The Grand Illusion

My understanding from numerous on-line conversations with European tarot enthusiasts is that many of them use only the 22 trump cards in divination. I’ve tried this approach but it seems a bit too much like reading a text message that is all capital letters and exclamation marks (like a Donald Trump tweet). There can be a lack of modulation in the message that, like Christopher Guest’s guitar amplifier in the movie This Is Spinal Tap, takes the volume up to “11.” It can be difficult to isolate that quiet inner voice we prize in our readings from all the shouting. I was thinking about this after re-watching the Enrique Enriquez documentary Tarology, in which he comments that “Life is a conversation that gets interrupted every five minutes.” In that sense, I prefer to see the trump cards as the notable exception that commandeers the telling of one’s tale rather than the rule when conversing with the subconscious. Within the context of the full deck of 78 cards, their random appearance in a reading can provide extraordinary  emphasis in the middle of the kind of  mundane scenario that typically prevails in daily life (at least for those who discount conflict as a routine occurrence). But I presume that it doesn’t happen all that often or all that dramatically for most of us. In striving for total equanimity and full disclosure, I anticipate receiving a mixed message every time I pick up a deck of tarot cards. I embrace neither optimism nor pessimism, but only realism (which can go either way.)

By the same token, trump cards often imply a level of significance that is unlikely to materialize in concrete terms, making it necessary to reinterpret the apparent influence we see in a card into more commonplace language while also adopting a more impressionistic point of view about its symbolism. For example, where the Chariot might seem at face value to indicate a major triumph of some kind following struggle, it may be more sensible to see it as merely portending an encouraging  uptick in one’s fortunes. I would be more inclined to tell a client “Watch for improvement in a situation you’ve been trying to nudge in a positive direction” than to exclaim “You can expect a great and glorious victory.”  While it’s certainly true that small gestures can have large consequences for which we should be alert, in general I don’t think life works that way for most of us. At best, I might see the Chariot as suggesting the chance to move beyond present difficulties, perhaps while also fighting a “rear guard” action to keep pursuit at bay and distance oneself from ongoing entanglements; in other words, expect the best but watch your back and don’t sacrifice your forward momentum to complacency or inattention. Anything more spectacularly upbeat is probably illusory.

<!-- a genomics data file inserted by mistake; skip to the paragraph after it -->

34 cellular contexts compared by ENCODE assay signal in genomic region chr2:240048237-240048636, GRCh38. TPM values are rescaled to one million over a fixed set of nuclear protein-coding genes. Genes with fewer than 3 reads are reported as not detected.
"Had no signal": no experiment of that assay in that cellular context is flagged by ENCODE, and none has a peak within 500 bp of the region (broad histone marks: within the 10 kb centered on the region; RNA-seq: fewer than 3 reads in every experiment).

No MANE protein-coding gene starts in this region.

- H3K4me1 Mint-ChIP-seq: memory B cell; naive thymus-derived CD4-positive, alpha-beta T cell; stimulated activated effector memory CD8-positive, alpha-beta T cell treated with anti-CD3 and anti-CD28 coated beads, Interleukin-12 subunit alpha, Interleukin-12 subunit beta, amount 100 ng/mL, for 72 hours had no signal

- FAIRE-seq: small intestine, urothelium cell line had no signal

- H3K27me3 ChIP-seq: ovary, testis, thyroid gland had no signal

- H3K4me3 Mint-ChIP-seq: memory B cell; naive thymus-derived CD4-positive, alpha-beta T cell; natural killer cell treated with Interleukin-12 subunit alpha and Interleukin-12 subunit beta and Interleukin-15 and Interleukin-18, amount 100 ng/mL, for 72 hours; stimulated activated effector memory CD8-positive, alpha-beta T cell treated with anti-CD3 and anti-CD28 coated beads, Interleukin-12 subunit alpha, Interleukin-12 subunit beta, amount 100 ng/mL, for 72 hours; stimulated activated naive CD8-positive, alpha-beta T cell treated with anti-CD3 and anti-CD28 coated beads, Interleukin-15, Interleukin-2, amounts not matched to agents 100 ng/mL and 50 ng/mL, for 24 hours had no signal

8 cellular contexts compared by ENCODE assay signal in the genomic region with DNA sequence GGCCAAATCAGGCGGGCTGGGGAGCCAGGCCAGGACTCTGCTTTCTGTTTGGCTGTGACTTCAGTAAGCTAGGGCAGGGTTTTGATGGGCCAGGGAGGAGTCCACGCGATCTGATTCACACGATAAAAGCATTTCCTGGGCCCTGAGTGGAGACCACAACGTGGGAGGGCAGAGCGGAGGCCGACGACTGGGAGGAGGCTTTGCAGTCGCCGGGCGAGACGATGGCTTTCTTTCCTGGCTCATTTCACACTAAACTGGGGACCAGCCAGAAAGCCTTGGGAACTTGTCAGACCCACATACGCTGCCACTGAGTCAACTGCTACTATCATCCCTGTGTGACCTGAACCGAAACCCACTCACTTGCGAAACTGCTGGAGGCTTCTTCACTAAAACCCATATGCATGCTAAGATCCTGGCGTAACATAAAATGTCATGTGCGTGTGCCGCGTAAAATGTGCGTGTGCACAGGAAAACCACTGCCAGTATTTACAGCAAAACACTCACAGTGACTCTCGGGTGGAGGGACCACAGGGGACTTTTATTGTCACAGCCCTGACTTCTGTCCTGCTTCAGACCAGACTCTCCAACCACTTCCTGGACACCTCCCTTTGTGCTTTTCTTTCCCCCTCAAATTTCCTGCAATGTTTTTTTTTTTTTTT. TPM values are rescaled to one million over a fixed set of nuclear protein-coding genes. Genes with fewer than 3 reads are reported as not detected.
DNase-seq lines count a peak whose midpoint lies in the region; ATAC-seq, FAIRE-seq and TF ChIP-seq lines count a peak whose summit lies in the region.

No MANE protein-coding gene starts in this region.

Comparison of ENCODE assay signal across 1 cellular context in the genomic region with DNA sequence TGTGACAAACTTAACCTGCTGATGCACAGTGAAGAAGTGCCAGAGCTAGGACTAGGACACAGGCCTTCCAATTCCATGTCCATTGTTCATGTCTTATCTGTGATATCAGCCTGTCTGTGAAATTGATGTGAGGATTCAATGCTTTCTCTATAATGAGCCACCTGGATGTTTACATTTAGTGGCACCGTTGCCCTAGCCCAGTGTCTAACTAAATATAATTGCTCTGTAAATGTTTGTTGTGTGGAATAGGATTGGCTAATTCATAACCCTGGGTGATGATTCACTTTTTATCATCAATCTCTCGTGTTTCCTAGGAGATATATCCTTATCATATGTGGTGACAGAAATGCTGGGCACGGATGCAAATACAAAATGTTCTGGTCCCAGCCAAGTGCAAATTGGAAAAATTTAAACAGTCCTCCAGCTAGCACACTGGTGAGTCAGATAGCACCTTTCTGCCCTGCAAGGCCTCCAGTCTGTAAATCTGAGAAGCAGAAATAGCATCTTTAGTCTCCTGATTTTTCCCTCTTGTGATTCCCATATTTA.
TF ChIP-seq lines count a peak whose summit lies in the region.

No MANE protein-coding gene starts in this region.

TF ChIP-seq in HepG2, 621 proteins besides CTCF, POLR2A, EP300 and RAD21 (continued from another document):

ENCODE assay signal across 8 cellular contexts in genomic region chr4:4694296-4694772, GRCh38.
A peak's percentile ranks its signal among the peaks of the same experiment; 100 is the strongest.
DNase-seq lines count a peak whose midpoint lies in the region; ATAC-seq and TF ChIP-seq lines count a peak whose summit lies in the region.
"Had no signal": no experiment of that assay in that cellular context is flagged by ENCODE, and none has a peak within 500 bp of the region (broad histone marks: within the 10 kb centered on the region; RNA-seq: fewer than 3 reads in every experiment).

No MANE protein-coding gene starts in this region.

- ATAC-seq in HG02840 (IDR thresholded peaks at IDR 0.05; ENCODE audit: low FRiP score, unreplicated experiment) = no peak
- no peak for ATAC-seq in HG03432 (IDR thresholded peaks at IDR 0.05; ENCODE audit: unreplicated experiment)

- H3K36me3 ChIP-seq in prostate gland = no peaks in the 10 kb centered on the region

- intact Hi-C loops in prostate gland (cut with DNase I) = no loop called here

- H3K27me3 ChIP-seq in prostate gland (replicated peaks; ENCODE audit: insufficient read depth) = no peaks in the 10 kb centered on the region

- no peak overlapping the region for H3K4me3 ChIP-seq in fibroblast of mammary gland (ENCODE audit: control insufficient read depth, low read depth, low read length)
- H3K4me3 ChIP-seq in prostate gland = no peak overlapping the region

I find that “trumps-only” readings, to be effective in a “real-life” sense, require application of a more nuanced interpretive “template,” one that strips away the high-contrast vividness that we tend to ascribe to the trumps and replaces it with a more monochromatic “wash” of meaning. Enriquez commented that, upon moving to a major American metropolis, he found the buildings there to be like a “Hollywood facade,” and our customary understanding of the trumps can amount to the same thing. In fact, I’m more inclined to do “pips-only” readings that exclude trump cards than the other way around. To his credit, Enriquez did try to neutralize the “glamour” that has grown up around the trumps by advising us to look only at what is happening in the pictures and dismiss all other associations as “nonsense,” but this is easier said than done when the “personages” on many of them have antiquated, larger-than-life (and perhaps both overstated and oversimplified) religious and sociopolitical dimensions that must be scrubbed from our consciousness or at least molded into less grandiose modern assumptions.

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